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AVaTAR

Accelerated Vaccine Triage and Response: A unique translational consortium to fast track pre-clinical vaccine candidate evaluation.

Close up image of antibody purple and yellow in colour

AVaTAR is a unique translational consortium that uses state-of-the-art models and technologies to provide improved, rapid pre-clinical vaccine candidate evaluation.

AVaTAR addresses a key gap in Australia’s vaccine development ecosystem: the ability to pre-clinically evaluate vaccine efficacy before the costly and time-consuming clinical phase. Improved pre-clinical testing will dramatically increase prospects of clinical and commercial success and reduce the time and risk associated with end-to-end vaccine development. 

AVaTAR will use traditional and next-generation single-cell technologies to rapidly and accurately triage vaccine candidates at the pre-clinical stage and speed up vaccine development against a range of diseases.

World-leading expertise

AVaTAR is a unique translational R&D initiative that merges expertise from the Garvan Institute of Medical Research, UNSW RNA Institute, the UNSW School of Biomedical Sciences, the Kirby Institute, the Vaccine Design and Research Centre (VDRC) at the Australian Institute for Microbiology & Infection (AIMI) at UTS, and Westmead to establish Australia’s first custom-built vaccine evaluation centre.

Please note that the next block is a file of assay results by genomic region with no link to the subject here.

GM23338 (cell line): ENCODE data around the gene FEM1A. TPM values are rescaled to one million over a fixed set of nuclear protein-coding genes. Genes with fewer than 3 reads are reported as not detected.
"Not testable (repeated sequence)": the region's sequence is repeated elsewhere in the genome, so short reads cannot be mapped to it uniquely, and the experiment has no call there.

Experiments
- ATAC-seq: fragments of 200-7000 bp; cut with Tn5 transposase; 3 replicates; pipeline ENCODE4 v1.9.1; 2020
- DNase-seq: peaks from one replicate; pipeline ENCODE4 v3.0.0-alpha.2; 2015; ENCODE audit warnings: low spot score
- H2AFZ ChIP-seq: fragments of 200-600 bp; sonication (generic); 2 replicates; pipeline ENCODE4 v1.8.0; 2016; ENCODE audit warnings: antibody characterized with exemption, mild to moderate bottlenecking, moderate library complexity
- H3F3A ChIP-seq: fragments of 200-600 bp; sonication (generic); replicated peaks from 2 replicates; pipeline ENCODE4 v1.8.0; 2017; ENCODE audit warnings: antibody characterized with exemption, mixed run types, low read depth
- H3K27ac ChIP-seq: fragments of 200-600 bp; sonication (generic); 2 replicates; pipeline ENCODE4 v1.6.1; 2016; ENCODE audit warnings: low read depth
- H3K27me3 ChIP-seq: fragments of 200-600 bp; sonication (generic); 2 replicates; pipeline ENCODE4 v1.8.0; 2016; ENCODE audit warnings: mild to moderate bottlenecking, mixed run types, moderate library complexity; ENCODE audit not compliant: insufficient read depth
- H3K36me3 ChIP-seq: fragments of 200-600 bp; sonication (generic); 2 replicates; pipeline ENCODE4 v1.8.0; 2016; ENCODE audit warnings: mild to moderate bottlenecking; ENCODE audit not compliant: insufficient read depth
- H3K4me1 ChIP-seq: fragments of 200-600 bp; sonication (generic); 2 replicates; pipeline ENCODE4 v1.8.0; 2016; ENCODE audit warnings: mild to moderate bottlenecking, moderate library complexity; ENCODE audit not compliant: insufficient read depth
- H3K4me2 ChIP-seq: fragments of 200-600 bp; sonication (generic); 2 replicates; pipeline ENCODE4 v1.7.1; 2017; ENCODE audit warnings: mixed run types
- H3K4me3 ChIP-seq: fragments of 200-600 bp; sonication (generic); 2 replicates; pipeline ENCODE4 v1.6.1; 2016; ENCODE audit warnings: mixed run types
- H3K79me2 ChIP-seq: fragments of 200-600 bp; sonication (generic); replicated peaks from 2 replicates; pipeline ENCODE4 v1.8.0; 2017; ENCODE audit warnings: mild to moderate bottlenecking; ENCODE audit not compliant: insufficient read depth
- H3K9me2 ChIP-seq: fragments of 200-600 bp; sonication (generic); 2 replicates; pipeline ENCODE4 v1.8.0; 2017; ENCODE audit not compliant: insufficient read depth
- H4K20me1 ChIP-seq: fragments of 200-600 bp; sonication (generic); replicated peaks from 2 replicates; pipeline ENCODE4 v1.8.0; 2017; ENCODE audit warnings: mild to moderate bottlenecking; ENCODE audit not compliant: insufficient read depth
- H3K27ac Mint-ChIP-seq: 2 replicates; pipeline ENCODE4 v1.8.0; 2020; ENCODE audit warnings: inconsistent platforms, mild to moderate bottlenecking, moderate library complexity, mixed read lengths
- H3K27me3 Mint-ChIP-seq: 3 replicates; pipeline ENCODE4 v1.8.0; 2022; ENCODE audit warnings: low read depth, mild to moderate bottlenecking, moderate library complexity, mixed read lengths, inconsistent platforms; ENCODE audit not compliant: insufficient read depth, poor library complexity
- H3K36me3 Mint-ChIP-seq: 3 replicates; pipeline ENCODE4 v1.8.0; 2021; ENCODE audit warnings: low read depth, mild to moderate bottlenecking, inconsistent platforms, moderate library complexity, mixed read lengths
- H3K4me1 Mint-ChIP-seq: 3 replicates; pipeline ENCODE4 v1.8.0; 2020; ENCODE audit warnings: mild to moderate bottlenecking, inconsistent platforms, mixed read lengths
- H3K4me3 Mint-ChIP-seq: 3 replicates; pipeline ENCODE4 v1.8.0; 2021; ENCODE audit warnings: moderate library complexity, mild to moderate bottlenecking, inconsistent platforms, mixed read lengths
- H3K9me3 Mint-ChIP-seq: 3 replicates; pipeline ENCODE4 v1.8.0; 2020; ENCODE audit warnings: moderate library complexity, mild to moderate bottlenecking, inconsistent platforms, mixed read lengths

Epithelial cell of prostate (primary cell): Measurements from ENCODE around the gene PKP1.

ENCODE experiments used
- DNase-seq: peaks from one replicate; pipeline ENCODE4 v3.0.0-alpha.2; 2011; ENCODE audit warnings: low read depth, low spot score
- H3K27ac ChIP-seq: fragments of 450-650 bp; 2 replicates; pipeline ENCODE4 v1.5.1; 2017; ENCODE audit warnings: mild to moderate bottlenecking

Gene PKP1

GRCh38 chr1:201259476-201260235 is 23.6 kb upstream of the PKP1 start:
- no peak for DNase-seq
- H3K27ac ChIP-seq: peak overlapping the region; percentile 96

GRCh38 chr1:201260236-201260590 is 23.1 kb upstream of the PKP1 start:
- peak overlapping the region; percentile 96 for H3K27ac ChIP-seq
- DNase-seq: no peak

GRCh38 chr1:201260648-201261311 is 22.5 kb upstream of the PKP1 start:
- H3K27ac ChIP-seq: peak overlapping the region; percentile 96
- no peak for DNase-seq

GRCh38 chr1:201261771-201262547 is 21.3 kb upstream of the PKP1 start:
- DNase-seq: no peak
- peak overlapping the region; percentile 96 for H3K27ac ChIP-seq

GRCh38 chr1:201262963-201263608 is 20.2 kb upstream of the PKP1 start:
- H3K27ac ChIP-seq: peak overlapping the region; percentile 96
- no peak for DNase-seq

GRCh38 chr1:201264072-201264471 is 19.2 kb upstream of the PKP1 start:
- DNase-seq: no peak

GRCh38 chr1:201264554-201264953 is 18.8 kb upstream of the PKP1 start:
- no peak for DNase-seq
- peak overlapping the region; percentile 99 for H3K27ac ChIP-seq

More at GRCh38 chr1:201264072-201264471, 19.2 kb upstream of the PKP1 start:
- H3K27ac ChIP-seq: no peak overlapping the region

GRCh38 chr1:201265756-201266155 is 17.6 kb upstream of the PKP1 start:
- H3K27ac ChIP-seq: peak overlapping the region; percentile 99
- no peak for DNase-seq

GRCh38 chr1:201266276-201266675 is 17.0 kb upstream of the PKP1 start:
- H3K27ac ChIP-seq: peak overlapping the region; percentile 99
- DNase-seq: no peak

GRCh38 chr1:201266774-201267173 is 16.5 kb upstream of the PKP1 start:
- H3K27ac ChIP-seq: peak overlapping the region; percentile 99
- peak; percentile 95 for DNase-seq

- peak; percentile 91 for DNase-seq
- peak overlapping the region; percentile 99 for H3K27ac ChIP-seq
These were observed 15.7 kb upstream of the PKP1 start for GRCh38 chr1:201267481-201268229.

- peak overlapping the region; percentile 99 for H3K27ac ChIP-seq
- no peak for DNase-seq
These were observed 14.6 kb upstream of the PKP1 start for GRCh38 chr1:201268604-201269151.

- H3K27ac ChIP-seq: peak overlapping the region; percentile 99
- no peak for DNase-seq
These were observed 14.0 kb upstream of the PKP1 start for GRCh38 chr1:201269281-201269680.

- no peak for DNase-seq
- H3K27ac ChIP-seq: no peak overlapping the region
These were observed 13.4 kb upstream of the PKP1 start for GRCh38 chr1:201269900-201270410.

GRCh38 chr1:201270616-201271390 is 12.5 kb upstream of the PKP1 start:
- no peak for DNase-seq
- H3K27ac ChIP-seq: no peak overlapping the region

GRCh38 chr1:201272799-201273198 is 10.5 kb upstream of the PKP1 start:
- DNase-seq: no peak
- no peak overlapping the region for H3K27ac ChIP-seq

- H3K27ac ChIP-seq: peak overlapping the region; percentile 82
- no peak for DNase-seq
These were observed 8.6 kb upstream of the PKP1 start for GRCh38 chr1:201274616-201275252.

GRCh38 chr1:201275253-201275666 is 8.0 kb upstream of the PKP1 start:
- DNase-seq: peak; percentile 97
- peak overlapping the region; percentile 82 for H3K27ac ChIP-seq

Together, this expertise creates a unique multi-disciplinary collaboration of Australia’s leading vaccine researchers that dramatically extends Australia’s capacity to develop and test novel vaccines.

Led by world leaders in vaccine evaluation with extensive research and commercial experience, this collaborative facility enables access to resources and expertise normally siloed within research teams. It will ensure that Australian-produced vaccines are evaluated using technologies that correlate with real-world protective immunity, with a higher likelihood of clinical and commercial impact.

AVaTAR offers a variety of partnership options including collaborative research or fee-for-service contracts.

Dr Deborah Burnett